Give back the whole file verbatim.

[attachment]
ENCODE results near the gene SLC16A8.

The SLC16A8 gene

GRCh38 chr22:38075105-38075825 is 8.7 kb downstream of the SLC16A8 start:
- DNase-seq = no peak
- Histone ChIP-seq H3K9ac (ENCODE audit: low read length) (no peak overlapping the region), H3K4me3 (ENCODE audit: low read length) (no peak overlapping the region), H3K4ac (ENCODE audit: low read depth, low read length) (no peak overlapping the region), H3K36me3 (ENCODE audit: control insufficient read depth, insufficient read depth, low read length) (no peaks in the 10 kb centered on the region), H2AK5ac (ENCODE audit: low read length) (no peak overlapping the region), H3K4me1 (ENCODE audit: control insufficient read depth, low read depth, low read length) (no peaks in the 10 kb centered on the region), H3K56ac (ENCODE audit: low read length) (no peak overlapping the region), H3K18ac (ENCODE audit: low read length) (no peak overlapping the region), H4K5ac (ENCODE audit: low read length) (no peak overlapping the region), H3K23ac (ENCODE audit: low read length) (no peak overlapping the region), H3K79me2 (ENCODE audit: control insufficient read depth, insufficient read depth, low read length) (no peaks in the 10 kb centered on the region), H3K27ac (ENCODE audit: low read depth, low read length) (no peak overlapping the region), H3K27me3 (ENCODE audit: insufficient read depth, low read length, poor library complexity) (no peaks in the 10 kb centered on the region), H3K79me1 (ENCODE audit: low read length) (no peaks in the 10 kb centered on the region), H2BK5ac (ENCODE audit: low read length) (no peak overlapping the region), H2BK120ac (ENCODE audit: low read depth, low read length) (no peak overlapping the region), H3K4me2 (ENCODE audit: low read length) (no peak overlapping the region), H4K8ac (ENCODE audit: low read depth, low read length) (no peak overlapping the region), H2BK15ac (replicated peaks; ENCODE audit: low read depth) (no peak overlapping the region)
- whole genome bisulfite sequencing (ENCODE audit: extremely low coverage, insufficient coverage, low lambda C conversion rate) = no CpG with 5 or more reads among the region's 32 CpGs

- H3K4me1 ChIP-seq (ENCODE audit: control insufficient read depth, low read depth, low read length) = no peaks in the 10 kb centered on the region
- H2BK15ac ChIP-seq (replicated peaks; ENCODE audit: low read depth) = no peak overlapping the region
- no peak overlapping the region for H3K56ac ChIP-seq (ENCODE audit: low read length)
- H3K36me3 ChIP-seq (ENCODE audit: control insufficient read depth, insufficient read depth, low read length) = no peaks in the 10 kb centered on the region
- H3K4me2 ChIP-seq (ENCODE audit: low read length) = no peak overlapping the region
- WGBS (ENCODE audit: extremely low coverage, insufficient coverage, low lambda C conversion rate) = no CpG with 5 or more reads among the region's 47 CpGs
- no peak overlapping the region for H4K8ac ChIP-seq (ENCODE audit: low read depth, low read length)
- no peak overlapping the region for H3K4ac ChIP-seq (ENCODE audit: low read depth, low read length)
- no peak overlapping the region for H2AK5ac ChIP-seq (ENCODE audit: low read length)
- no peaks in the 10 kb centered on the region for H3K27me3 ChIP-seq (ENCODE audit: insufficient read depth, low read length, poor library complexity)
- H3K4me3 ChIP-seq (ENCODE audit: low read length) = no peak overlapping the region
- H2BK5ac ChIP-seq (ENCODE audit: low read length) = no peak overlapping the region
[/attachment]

ENCODE results near the gene SLC16A8.

The SLC16A8 gene

GRCh38 chr22:38075105-38075825 is 8.7 kb downstream of the SLC16A8 start:
- DNase-seq = no peak
- Histone ChIP-seq H3K9ac (ENCODE audit: low read length) (no peak overlapping the region), H3K4me3 (ENCODE audit: low read length) (no peak overlapping the region), H3K4ac (ENCODE audit: low read depth, low read length) (no peak overlapping the region), H3K36me3 (ENCODE audit: control insufficient read depth, insufficient read depth, low read length) (no peaks in the 10 kb centered on the region), H2AK5ac (ENCODE audit: low read length) (no peak overlapping the region), H3K4me1 (ENCODE audit: control insufficient read depth, low read depth, low read length) (no peaks in the 10 kb centered on the region), H3K56ac (ENCODE audit: low read length) (no peak overlapping the region), H3K18ac (ENCODE audit: low read length) (no peak overlapping the region), H4K5ac (ENCODE audit: low read length) (no peak overlapping the region), H3K23ac (ENCODE audit: low read length) (no peak overlapping the region), H3K79me2 (ENCODE audit: control insufficient read depth, insufficient read depth, low read length) (no peaks in the 10 kb centered on the region), H3K27ac (ENCODE audit: low read depth, low read length) (no peak overlapping the region), H3K27me3 (ENCODE audit: insufficient read depth, low read length, poor library complexity) (no peaks in the 10 kb centered on the region), H3K79me1 (ENCODE audit: low read length) (no peaks in the 10 kb centered on the region), H2BK5ac (ENCODE audit: low read length) (no peak overlapping the region), H2BK120ac (ENCODE audit: low read depth, low read length) (no peak overlapping the region), H3K4me2 (ENCODE audit: low read length) (no peak overlapping the region), H4K8ac (ENCODE audit: low read depth, low read length) (no peak overlapping the region), H2BK15ac (replicated peaks; ENCODE audit: low read depth) (no peak overlapping the region)
- whole genome bisulfite sequencing (ENCODE audit: extremely low coverage, insufficient coverage, low lambda C conversion rate) = no CpG with 5 or more reads among the region's 32 CpGs

- H3K4me1 ChIP-seq (ENCODE audit: control insufficient read depth, low read depth, low read length) = no peaks in the 10 kb centered on the region
- H2BK15ac ChIP-seq (replicated peaks; ENCODE audit: low read depth) = no peak overlapping the region
- no peak overlapping the region for H3K56ac ChIP-seq (ENCODE audit: low read length)
- H3K36me3 ChIP-seq (ENCODE audit: control insufficient read depth, insufficient read depth, low read length) = no peaks in the 10 kb centered on the region
- H3K4me2 ChIP-seq (ENCODE audit: low read length) = no peak overlapping the region
- WGBS (ENCODE audit: extremely low coverage, insufficient coverage, low lambda C conversion rate) = no CpG with 5 or more reads among the region's 47 CpGs
- no peak overlapping the region for H4K8ac ChIP-seq (ENCODE audit: low read depth, low read length)
- no peak overlapping the region for H3K4ac ChIP-seq (ENCODE audit: low read depth, low read length)
- no peak overlapping the region for H2AK5ac ChIP-seq (ENCODE audit: low read length)
- no peaks in the 10 kb centered on the region for H3K27me3 ChIP-seq (ENCODE audit: insufficient read depth, low read length, poor library complexity)
- H3K4me3 ChIP-seq (ENCODE audit: low read length) = no peak overlapping the region
- H2BK5ac ChIP-seq (ENCODE audit: low read length) = no peak overlapping the region